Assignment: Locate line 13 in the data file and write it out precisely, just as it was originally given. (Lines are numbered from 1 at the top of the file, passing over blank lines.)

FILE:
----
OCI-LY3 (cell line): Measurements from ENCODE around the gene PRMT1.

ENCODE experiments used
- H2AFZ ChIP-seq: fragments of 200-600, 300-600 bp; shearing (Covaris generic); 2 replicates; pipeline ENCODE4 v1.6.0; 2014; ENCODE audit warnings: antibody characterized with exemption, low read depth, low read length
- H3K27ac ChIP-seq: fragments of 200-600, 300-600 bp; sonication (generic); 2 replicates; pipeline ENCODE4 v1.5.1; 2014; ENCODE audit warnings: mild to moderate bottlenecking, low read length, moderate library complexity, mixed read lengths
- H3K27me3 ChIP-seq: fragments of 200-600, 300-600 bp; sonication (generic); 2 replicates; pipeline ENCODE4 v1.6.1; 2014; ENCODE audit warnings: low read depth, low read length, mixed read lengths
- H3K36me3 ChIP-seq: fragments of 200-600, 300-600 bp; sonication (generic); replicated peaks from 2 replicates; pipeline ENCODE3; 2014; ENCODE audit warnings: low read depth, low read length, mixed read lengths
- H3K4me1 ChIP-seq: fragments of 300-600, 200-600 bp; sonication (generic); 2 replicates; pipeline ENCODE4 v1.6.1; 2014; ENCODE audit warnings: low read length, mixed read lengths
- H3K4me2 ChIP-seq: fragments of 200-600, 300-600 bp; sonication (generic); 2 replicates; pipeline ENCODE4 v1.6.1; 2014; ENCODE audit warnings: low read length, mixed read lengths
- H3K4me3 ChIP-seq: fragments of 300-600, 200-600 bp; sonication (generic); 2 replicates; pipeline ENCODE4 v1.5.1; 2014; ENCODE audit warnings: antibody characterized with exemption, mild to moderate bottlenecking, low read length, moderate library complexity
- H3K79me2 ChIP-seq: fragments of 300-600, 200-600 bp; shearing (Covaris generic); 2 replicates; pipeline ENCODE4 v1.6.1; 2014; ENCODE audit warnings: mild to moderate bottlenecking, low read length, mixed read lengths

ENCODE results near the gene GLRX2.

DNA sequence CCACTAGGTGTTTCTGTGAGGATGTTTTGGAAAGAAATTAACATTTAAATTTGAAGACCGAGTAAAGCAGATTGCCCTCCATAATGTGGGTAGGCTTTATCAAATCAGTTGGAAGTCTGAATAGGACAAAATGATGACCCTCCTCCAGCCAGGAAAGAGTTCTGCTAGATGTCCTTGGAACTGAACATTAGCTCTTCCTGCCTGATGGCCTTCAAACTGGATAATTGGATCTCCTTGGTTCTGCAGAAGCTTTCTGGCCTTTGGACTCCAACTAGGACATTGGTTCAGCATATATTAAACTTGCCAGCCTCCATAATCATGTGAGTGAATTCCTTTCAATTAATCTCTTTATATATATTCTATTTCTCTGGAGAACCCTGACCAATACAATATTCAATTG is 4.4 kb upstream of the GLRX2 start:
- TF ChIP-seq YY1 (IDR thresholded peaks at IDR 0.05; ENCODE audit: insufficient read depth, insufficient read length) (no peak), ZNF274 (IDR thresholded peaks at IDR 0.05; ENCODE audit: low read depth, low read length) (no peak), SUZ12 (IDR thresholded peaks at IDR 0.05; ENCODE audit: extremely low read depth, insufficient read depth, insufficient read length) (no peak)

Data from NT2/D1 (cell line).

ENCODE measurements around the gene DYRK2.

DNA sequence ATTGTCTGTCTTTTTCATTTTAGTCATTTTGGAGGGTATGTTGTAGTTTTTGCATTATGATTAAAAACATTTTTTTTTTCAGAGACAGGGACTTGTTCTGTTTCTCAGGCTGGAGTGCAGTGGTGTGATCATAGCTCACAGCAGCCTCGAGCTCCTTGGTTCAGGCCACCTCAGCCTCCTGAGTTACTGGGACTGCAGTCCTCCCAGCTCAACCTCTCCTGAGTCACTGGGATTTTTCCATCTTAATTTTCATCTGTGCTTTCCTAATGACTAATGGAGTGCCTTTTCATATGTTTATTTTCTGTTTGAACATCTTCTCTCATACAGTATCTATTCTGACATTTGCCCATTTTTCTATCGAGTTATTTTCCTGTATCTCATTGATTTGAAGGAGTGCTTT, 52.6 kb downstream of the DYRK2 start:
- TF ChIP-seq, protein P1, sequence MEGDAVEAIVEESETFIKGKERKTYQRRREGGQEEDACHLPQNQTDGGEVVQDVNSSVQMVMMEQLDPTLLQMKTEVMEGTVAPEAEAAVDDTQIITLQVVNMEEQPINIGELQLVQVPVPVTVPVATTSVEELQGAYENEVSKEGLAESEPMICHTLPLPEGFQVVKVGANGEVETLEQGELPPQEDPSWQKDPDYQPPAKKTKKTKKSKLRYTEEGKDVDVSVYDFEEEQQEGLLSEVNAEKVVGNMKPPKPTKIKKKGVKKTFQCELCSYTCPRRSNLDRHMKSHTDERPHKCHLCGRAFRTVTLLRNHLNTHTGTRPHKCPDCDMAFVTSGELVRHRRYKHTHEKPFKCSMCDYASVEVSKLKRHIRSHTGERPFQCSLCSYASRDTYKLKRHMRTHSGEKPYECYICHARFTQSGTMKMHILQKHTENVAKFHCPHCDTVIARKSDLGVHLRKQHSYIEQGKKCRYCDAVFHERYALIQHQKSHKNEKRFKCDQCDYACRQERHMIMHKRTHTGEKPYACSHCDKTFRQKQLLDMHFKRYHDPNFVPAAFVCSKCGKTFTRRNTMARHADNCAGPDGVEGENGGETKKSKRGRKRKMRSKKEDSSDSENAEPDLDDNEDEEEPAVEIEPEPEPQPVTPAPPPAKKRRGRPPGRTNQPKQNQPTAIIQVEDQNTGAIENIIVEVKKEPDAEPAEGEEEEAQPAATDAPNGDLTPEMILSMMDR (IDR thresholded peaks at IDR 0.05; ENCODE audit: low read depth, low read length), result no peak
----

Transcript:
- TF ChIP-seq YY1 (IDR thresholded peaks at IDR 0.05; ENCODE audit: insufficient read depth, insufficient read length) (no peak), ZNF274 (IDR thresholded peaks at IDR 0.05; ENCODE audit: low read depth, low read length) (no peak), SUZ12 (IDR thresholded peaks at IDR 0.05; ENCODE audit: extremely low read depth, insufficient read depth, insufficient read length) (no peak)